Irrigation Efficiency Paradox

What happens when the water cycle fails because we won’t change our water wasting ways? And when those dry rivers meet the sea, what then? How will that outcome affect our coasts and oceans? How will we live, upland and down, without water?

According to the US Geological Survey, some 70% of the available freshwater worldwide is used for irrigation. I find this astonishing. That the remaining 30% accumulated in the aquifers, lakes and rivers, wells and annual rainfall, that is the volume by which our drinking water, sanitation, manufacturing needs are met. And this supply is further diminished by pollution and changing climate conditions, fire, drought, erosion, and mis-management. It is no wonder that our cities around the world are critically short of water for basic public health, that refugees are moving in search of water-rich opportunity, that the commodification of water continues as we monetize and profit from diminished supply and increased demand, and that we are beginning to understand the threat of water as a cause for instability and conflict.

Irrigation has been required to aid horticulture since the beginning of time. I was once witness in China of a farmer with a hillside field, each plant surrounded by mounded earth, using a bullock turning a mechanism to lift buckets of water from a well to empty one at a time to allow that water to run downhill, to saturate the rows until the very last plant was fed enough, no less, no more than what was needed that day. It was ingenious and effective, perfectly tuned to the requirement, not a drop of water wasted.

Industrial agriculture changed all that, and set into motion patterns of use that have today brought us to a global water crisis. Key to this phenomenon was irrigation, taken from underground and freshwater places to supply a technology, pivot point irrigation, that enabled such modern-day miracles as Israel, a nation formed from the desert using water from the Jordan River, or the California farms and orchards fed by dams and reservoirs and conduits to collect and distribute to places where things could not grow. India and China have gone so far as to design dramatic new national water distribution systems that have reshaped the natural landscape, displaced communities, increased water availability, until today, when with drought and extreme weather, what appears to have been a transcendent plan has turned into a negative reality, calamitous and ineffective.

At the heart of this situation is what has been called the “irrigation efficiency paradox,” the differential between the actual water used by crops with the total volume of water applied to the field. The gap is measured by water that percolates into the land below its intended use, or evaporates with ever-increasing temperatures, or simply runs off as excess water somewhere else in the natural water system of the region, what could be a return or recycling outcome of whatever is not effectively used. Farmers could actually reduce their initial consumption by the run-off amount, maintain the efficiency of maximum growth, or they could divert that excess to other fields, doubling down on the area irrigated by the water consumed.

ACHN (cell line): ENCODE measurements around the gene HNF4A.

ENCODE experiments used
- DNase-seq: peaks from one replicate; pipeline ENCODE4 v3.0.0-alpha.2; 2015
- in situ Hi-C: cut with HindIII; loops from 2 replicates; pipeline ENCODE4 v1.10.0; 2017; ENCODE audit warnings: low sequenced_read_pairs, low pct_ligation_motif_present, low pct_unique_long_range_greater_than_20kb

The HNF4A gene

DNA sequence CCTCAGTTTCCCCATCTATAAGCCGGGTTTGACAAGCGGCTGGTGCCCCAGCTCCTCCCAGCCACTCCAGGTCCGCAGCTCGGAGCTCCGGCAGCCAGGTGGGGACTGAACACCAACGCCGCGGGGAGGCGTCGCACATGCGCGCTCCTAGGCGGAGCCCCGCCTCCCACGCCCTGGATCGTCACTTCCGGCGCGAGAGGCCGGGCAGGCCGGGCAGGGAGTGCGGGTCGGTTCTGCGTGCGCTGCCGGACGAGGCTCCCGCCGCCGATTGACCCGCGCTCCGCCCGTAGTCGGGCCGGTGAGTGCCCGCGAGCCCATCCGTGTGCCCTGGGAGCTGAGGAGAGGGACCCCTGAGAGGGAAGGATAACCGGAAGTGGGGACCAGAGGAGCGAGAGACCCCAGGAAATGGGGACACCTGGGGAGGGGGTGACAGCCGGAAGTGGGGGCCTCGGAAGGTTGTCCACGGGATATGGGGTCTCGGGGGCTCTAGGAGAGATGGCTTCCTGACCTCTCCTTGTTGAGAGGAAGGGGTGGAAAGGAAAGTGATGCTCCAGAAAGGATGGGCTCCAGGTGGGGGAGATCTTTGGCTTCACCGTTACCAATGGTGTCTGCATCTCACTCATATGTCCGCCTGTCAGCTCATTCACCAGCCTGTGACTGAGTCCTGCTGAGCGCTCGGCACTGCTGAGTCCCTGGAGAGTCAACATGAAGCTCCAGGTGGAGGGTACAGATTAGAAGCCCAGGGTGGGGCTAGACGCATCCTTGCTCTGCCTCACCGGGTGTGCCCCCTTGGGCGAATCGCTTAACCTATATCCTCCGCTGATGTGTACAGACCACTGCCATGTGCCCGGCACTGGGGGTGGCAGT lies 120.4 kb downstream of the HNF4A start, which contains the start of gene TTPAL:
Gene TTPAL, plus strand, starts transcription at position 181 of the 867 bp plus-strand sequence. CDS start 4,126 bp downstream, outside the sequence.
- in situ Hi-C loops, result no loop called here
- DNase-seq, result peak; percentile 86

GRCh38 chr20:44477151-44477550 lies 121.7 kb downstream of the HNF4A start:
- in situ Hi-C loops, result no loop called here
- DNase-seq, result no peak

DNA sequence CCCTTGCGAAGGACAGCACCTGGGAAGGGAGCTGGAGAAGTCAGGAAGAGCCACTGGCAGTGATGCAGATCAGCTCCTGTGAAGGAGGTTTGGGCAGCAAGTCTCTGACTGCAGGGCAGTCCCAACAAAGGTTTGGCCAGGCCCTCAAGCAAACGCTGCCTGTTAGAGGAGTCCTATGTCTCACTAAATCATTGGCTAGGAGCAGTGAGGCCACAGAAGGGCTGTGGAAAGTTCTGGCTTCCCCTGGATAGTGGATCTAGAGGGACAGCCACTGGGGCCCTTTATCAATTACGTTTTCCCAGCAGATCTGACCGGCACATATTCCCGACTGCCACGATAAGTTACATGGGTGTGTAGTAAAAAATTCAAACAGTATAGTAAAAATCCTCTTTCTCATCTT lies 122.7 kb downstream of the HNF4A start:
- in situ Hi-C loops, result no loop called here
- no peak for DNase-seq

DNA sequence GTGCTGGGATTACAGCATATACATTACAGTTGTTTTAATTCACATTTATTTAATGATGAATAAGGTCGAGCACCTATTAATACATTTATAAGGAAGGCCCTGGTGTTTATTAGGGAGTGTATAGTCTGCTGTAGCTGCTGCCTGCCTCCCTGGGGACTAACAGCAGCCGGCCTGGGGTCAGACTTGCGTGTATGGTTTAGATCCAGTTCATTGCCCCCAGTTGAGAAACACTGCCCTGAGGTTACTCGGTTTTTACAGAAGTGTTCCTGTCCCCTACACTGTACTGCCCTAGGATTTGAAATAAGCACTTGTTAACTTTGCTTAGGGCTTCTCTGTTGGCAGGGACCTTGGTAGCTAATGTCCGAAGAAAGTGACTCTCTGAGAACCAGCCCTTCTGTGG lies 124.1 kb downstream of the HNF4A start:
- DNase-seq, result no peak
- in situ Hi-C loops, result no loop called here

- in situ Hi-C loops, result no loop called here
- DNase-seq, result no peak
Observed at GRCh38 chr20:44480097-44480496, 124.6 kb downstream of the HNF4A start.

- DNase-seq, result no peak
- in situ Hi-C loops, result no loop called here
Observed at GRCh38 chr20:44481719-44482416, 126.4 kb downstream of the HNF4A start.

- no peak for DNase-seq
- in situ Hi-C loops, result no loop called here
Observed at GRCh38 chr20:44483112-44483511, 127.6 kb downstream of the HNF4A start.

Should they choose to do so. But they don’t.

Water policy, local and state regulations, and quotas invented for equitable distribution have not kept up with the changing conditions. I once visited a farm in eastern Oregon, owned by a Portland lawyer, and during lunch I suddenly heard the sound of a torrential water release. It was his quota distribution that passed through his property as a deluge, irrigating nothing. He explained that if he did not use his full quota, he would lose it according to water association rules. The water passed on into downstream of the river from which it was first taken, providing no use to him, but at least retained to provide some use to someone else.

Incentives have been devised to pay farmers to increase irrigation efficiency and reduce consumption. Modifications to quotas, reduction of water available to farmers has been attempted, but therein lies the paradox. The solution to the problem benefits one user over another, moderates irrigation supply, but provides downstream value to cities or other users who are confronted with having no water at all.

What are the solutions? If farmers will not change their areas farmed, crops grown, and quota demands, the decline seems inevitable: less water as predicted, no reduced demand, declining revenues, community disruption, and the providing resources consumed by paradox and intransigence and reduced to a trickle, with no water left to drink.

Remember, this describes 70% of the freshwater use worldwide. What happens when the water cycle fails because we won’t change our water wasting ways? And when those dry rivers meet the sea, what then? How will that outcome affect our coasts and oceans? How will we live, upland and down, without water?

PETER NEILL is founder and director of the World Ocean Observatory, a web-based place of exchange for information and educational services about the health of the world ocean. He is also host of World Ocean Radio, upon which this blog is inspired. World Ocean Radio celebrates 12 years this year, with more than 600 episodes produced to date.



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